by Laurie Chen, with AFP Bureaus
A World Health Organization team will finally reach China this week to start probing the origins of the coronavirus, more than a year after the pandemic began and following accusations Beijing tried to block the investigation.
Infection numbers surged across Europe, with Germany warning of the “hardest” days ahead as Britain raced to vaccinate as many people as possible to contain a virus that has infected close to 90 million people worldwide and killed nearly two million.
The human and economic toll of the pandemic has caused anger and frustration worldwide, giving even greater political significance to the WHO’s long-awaited investigation mission to China.
The 10-member WHO team will arrive Thursday and “conduct joint research cooperation on the origins of Covid-19 with Chinese scientists”, Beijing’s National Health Commission said in a statement that provided no further details.
Beijing has faced international criticism over its lack of transparency during the early days of the pandemic. The United States and Australia have led international calls for an independent inquiry, enraging China.
The announcement of the WHO team’s arrival came on the anniversary of the first death confirmed by China in the central city of Wuhan, where a wet market was identified as the first major outbreak of the disease that then spread around the world.
The anniversary of the first reported death passed by unmarked on Monday in Wuhan, where commuters move freely to work, and parks and riverside promenades buzz with visitors.
“Wuhan is the safest city in China now, even the whole world,” 66-year-old resident Xiong Liansheng told AFP.
The recovery of Wuhan is in sharp contrast to the many parts of the world where the pandemic is still raging, fuelled by new variants that are prompting governments from Israel to Australia to reimpose restrictions, including lockdowns and even curfews.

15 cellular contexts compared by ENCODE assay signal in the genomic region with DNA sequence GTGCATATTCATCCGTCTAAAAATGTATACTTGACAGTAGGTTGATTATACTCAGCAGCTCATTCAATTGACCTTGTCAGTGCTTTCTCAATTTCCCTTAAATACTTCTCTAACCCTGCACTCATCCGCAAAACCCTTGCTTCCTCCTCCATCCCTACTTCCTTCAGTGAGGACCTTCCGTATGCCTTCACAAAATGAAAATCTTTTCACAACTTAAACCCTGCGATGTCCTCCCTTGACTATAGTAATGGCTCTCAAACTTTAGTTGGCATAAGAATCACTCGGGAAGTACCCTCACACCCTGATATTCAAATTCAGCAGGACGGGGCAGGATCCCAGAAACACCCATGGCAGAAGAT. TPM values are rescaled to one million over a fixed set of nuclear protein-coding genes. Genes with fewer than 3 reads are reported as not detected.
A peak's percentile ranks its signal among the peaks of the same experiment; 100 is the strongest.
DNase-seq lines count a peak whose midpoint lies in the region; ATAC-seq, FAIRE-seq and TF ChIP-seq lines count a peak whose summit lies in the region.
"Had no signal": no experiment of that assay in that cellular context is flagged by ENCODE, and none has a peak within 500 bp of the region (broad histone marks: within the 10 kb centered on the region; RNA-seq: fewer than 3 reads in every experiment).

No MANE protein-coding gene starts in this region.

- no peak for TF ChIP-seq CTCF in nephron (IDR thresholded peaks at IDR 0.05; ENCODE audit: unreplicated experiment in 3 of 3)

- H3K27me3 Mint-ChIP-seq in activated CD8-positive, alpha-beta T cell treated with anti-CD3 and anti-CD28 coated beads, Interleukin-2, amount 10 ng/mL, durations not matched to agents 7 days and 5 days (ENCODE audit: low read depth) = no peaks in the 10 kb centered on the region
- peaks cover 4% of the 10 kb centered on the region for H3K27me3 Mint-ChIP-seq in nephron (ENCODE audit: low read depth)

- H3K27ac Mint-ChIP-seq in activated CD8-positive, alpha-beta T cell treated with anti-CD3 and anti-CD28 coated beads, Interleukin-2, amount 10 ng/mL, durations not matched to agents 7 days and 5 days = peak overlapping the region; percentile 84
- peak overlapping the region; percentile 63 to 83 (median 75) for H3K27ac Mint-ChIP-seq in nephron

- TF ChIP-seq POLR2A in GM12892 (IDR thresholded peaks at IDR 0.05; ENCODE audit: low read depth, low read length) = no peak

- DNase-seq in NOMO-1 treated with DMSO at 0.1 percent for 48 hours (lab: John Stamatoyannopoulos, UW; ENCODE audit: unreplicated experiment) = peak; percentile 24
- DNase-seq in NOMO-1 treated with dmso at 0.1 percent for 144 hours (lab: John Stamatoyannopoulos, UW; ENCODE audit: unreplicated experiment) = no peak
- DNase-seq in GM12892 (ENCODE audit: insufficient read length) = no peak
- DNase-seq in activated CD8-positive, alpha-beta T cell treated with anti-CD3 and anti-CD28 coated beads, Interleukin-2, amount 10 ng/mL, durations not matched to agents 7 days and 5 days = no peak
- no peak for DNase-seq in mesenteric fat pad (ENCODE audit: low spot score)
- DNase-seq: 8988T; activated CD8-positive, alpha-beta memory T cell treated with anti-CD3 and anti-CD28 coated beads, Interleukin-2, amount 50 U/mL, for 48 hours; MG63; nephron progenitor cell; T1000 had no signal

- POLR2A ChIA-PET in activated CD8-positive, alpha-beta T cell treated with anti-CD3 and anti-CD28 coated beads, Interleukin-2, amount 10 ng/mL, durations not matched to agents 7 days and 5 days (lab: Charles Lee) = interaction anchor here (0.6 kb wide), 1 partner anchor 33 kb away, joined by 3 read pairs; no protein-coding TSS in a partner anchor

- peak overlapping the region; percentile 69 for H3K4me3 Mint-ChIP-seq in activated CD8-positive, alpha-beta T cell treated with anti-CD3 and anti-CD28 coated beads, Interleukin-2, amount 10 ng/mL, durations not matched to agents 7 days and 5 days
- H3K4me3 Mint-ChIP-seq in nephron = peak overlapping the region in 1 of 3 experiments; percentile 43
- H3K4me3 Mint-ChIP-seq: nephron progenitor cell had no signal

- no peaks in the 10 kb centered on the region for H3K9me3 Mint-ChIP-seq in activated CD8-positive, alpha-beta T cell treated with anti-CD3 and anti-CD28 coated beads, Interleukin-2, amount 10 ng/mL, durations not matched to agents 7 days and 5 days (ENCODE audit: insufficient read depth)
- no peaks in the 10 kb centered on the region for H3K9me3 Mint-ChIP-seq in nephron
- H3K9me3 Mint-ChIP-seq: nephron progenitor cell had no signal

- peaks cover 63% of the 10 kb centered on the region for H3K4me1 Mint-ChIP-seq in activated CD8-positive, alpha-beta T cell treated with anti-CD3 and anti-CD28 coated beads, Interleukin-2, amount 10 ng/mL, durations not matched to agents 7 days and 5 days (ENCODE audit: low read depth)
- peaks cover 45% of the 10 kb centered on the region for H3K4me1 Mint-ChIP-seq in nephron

The surges in Europe and North America have hit even as Covid-19 vaccines were approved and rolled out in record time.
Virus deaths in Germany crossed 40,000 on Sunday, with Chancellor Angela Merkel warning that the country had yet to feel the full impact of socialising over Christmas and New Year period.
The coming weeks will be “the hardest phase of the pandemic” so far, Merkel said, with hospitals stretched to their limits.
Hospitals in Britain, which has one of the highest death tolls in Europe, were also close to being overwhelmed, and the surge in cases forced the government to reinforce its campaign to get people to abide by stay-at-home orders.
UK health authorities are rushing to give shots as many people as possible to meet a target of 15 million vaccinations among the most vulnerable by mid-February.
The surge in Mexico, which the fourth-highest death toll in the world, has left hospitals in a “critical” state, with paramedics struggling to even find beds for patients.
“For there to be room, one person has to be discharged or die,” said Angel Zuniga, a Red Cross coordinator in the city of Toluca.
“It’s tough but it’s the truth.”
Living without fear
Pope Francis and Britain’s Queen Elizabeth II became the latest high-profile figures over the weekend to join the global vaccination campaign as officials try to overcome scepticism over jabs developed in record time.
“There is a suicidal denial which I cannot explain, but today we have to get vaccinated,” the Pope said Sunday, denouncing opposition to shots.
While wealthier nations in Europe and North America have already started their vaccination drives, India — with the world’s second-biggest virus caseload — will begin giving shots to its 1.3 billion people from Saturday in a colossal and complex undertaking.
More than 150,000 Indians have died from Covid-19 and the economy is one of the worst-hit worldwide, with millions losing their livelihoods.
“I look forward to getting the vaccine and living without fear and the mask all the time,” migrant worker Shatrughan Sharma, 43, told AFP.
“The last year was very tough for us.”
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